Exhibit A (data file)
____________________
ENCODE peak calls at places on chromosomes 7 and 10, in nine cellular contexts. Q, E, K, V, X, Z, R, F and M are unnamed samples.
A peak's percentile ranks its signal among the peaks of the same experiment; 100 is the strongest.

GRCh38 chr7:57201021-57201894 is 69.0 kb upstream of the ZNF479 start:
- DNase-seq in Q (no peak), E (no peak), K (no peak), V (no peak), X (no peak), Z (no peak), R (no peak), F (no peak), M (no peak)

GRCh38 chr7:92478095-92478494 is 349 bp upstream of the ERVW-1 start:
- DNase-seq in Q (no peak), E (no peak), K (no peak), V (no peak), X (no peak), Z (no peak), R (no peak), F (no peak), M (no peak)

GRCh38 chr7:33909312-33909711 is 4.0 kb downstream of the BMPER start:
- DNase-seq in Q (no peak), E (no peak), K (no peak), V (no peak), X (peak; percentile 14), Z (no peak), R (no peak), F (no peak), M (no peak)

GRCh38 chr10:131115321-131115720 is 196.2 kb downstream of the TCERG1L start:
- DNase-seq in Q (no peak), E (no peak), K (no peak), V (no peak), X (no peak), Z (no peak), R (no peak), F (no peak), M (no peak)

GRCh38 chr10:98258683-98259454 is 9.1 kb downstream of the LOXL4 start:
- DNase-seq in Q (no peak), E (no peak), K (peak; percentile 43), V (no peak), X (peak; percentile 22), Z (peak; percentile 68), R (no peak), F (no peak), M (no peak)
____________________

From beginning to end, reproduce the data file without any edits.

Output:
ENCODE peak calls at places on chromosomes 7 and 10, in nine cellular contexts. Q, E, K, V, X, Z, R, F and M are unnamed samples.
A peak's percentile ranks its signal among the peaks of the same experiment; 100 is the strongest.

GRCh38 chr7:57201021-57201894 is 69.0 kb upstream of the ZNF479 start:
- DNase-seq in Q (no peak), E (no peak), K (no peak), V (no peak), X (no peak), Z (no peak), R (no peak), F (no peak), M (no peak)

GRCh38 chr7:92478095-92478494 is 349 bp upstream of the ERVW-1 start:
- DNase-seq in Q (no peak), E (no peak), K (no peak), V (no peak), X (no peak), Z (no peak), R (no peak), F (no peak), M (no peak)

GRCh38 chr7:33909312-33909711 is 4.0 kb downstream of the BMPER start:
- DNase-seq in Q (no peak), E (no peak), K (no peak), V (no peak), X (peak; percentile 14), Z (no peak), R (no peak), F (no peak), M (no peak)

GRCh38 chr10:131115321-131115720 is 196.2 kb downstream of the TCERG1L start:
- DNase-seq in Q (no peak), E (no peak), K (no peak), V (no peak), X (no peak), Z (no peak), R (no peak), F (no peak), M (no peak)

GRCh38 chr10:98258683-98259454 is 9.1 kb downstream of the LOXL4 start:
- DNase-seq in Q (no peak), E (no peak), K (peak; percentile 43), V (no peak), X (peak; percentile 22), Z (peak; percentile 68), R (no peak), F (no peak), M (no peak)